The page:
“The poor will always be with you,” Jesus once said, and for centuries his followers have struggled to understand what he meant.
Or maybe not.
“The poor will always be with you” — especially if you’re not poor — seems straightforward enough: Look around, people ! The poor (and their problems) are very much with us!
Viewed through this kind of realpolitik lens, this verse (and the Bible generally) pose no real interpretive challenges to our reading or our living. The world, regrettably, is simply thus. The poor, alas, will always be with us.
But given the shape of Jesus’ own life and ministry (refugee childhood, adult homelessness), the concerns that animated his teaching, the actions that repeatedly got him into trouble with the authorities, it seems clear that this familiar verse is not a benign, resigned observation about the way the world “really” is. Rather it is an invitation to a different way of seeing and being in the world, one that communicates the very substance and character of the reign of God: You, Jesus says to his followers, will always be with the poor.
Mitt Romney stuck his foot in his mouth  (again) this week when he said that he wasn’t concerned about the very poor. In the firestorm that followed, he kept pointing people back to the statement in its entirety in which he voiced concern for “middle-income” Americans; the very poor and the very rich, Romney said, are not his concern. After all, there’s a safety net for the very poor. (Of course there are several safety nets for the very rich – bailout, anyone? — though he failed to mention that). And if the safety net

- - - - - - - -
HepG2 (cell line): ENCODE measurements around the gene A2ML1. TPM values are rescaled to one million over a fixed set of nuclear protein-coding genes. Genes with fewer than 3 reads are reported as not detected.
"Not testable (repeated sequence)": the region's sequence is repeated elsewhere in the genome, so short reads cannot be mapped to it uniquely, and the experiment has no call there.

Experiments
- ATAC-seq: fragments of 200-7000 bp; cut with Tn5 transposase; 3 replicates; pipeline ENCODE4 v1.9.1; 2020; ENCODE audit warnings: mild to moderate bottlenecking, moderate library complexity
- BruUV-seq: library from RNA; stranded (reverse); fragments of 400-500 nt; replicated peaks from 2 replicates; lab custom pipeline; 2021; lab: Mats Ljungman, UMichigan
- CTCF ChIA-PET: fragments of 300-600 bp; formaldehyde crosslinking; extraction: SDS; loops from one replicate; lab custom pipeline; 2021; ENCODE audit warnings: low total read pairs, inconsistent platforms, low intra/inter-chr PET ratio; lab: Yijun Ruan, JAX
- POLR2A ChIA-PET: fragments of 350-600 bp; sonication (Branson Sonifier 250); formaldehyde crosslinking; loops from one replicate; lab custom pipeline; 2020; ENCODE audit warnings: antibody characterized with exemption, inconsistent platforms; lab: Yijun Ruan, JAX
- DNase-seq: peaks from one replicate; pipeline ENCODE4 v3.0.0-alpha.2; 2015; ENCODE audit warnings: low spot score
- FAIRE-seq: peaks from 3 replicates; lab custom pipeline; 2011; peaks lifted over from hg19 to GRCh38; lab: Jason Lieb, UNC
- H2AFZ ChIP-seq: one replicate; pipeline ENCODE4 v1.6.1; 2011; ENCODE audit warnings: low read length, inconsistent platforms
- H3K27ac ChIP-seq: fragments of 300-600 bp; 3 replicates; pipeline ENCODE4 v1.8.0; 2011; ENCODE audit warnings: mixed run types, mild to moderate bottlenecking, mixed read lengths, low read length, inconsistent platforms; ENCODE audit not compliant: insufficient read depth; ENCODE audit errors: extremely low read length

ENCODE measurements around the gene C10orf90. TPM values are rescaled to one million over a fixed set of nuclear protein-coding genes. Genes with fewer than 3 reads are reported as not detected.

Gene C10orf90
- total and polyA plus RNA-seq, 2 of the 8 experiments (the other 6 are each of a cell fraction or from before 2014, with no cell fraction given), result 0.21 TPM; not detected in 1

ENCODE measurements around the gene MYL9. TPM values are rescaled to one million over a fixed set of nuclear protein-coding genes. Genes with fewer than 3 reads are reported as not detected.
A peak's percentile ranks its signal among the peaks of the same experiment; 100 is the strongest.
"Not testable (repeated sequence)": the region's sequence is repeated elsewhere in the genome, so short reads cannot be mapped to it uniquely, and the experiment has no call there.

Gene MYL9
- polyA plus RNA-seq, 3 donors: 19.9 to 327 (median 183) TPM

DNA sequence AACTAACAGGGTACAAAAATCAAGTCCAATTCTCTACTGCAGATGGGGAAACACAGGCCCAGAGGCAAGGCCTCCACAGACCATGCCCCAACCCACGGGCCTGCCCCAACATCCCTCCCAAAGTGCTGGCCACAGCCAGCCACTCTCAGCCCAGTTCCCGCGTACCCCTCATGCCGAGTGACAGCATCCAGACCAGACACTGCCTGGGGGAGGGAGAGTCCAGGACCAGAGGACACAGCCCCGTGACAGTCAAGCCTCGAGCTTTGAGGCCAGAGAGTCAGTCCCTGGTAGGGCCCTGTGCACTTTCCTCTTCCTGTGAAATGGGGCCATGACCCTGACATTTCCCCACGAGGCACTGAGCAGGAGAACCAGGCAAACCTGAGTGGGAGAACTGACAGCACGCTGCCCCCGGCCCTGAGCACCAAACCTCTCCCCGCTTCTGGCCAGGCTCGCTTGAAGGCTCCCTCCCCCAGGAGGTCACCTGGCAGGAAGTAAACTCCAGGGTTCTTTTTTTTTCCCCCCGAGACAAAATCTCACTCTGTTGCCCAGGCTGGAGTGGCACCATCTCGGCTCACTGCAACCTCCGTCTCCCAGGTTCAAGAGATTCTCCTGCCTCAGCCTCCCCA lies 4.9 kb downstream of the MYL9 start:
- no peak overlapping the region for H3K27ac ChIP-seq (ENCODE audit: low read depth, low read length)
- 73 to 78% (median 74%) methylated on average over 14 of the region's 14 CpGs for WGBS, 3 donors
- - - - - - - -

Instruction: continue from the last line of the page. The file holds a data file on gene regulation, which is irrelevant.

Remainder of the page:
for the poor has holes in it, Romney went on to say, he’ll fix it.
But as Jon Stewart pointed out on Wednesday night, “being in a net is bad — whether you’re a butterfly or a fish or a trapeze artist or a poor person. If you’re in a net, something has gone terribly, terribly wrong.” And while safety nets aren’t ways of being with the poor, the image itself is fatally flawed: what the very poor in America are finding is not safety but suspicion and danger, not refuge but rejection, not compassion but contempt.
The same politics that renders poor people invisible to Mitt Romney drove the board of directors of the Susan G. Komen for the Cure Foundation to cut off funding for breast exams offered by Planned Parenthood. These exams, offered mostly to poor women, have saved lives — have, in fact, offered a real safety net to the vulnerable poor. But since Planned Parenthood also provides abortions Komen’s conservative leadership finally cut the purse strings to an organization most Americans are woefully ignorant of . And while the Komen folks might have helped their fundraising efforts in an election year, it’s easy enough to see who gets shafted in this one.
And while politicians and pundits and bloggers (like myself) are prattling on about Romney’s remark and the pink ribbon disaster, the “very poor” are predictably absent from the conversation, busy as they areworking multiple jobs and trying to fight a system that perpetually discounts and demonizes them.
Debra Dean Murphy is assistant professor of religion at West Virginia Wesleyan College. She blogs at Intersections: Thoughts on Religion, Culture and Politics  and at ekklesiaproject.org .